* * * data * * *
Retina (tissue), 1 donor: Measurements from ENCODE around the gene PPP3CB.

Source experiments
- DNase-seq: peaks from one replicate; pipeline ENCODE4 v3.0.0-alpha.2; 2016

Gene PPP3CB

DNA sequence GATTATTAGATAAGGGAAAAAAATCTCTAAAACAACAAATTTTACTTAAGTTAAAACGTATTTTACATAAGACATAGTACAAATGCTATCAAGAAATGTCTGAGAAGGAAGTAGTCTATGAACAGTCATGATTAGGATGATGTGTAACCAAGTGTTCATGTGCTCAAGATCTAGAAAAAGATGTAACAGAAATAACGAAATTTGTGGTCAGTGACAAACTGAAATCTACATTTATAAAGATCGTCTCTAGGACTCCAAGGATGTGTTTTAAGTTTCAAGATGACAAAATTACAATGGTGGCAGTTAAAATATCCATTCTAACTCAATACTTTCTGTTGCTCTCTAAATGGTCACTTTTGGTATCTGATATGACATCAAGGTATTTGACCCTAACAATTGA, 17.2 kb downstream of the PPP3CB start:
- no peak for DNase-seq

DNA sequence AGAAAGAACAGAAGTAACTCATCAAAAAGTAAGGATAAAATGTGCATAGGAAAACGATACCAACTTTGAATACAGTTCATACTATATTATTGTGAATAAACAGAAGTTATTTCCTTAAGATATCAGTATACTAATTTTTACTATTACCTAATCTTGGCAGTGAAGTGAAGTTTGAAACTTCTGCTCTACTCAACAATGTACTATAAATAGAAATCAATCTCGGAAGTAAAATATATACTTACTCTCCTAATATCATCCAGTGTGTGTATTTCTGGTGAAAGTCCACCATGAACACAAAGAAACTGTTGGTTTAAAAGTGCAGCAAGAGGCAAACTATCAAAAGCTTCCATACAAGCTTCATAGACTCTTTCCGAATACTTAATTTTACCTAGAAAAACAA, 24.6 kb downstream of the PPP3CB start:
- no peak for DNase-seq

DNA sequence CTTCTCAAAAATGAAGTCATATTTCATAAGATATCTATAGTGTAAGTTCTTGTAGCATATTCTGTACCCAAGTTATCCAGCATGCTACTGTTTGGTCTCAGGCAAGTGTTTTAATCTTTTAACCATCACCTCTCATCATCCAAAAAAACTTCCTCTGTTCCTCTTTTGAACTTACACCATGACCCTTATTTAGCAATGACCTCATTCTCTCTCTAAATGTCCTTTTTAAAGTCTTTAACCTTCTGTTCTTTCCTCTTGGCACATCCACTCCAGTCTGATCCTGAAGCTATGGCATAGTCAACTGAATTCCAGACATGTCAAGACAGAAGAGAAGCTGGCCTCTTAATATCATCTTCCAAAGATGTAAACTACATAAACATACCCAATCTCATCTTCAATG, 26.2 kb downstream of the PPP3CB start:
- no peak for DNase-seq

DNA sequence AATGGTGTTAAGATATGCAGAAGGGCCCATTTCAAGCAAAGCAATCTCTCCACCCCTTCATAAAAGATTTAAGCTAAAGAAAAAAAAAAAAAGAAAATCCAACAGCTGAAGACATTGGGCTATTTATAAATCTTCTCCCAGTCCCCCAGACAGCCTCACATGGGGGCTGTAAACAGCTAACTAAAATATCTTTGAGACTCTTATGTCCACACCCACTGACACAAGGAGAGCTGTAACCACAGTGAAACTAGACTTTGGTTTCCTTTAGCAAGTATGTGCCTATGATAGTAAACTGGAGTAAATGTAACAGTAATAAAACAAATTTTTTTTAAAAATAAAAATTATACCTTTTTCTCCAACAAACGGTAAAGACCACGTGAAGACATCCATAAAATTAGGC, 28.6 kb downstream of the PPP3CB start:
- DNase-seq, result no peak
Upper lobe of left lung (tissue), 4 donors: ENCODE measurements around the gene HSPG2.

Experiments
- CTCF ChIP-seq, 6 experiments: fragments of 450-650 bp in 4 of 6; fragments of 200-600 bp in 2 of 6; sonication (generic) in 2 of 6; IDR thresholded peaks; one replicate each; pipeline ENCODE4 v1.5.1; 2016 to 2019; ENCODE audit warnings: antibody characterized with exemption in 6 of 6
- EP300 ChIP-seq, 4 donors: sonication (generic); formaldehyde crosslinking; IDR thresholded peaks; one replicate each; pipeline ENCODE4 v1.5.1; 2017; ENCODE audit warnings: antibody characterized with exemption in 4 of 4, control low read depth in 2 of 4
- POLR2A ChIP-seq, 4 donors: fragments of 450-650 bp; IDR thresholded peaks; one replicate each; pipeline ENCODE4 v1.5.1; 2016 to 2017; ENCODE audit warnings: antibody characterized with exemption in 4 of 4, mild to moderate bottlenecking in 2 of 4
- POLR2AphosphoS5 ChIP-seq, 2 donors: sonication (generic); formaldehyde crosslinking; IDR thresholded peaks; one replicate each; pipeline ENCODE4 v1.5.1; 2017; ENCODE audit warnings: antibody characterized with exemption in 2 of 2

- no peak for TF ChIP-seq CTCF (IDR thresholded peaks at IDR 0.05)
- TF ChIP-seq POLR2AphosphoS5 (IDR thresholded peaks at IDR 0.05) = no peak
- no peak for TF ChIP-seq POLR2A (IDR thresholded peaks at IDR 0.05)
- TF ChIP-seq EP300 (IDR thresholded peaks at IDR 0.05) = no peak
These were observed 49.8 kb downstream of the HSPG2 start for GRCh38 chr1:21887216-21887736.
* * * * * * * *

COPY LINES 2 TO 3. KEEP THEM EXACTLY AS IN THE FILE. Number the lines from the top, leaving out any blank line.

Source experiments
- DNase-seq: peaks from one replicate; pipeline ENCODE4 v3.0.0-alpha.2; 2016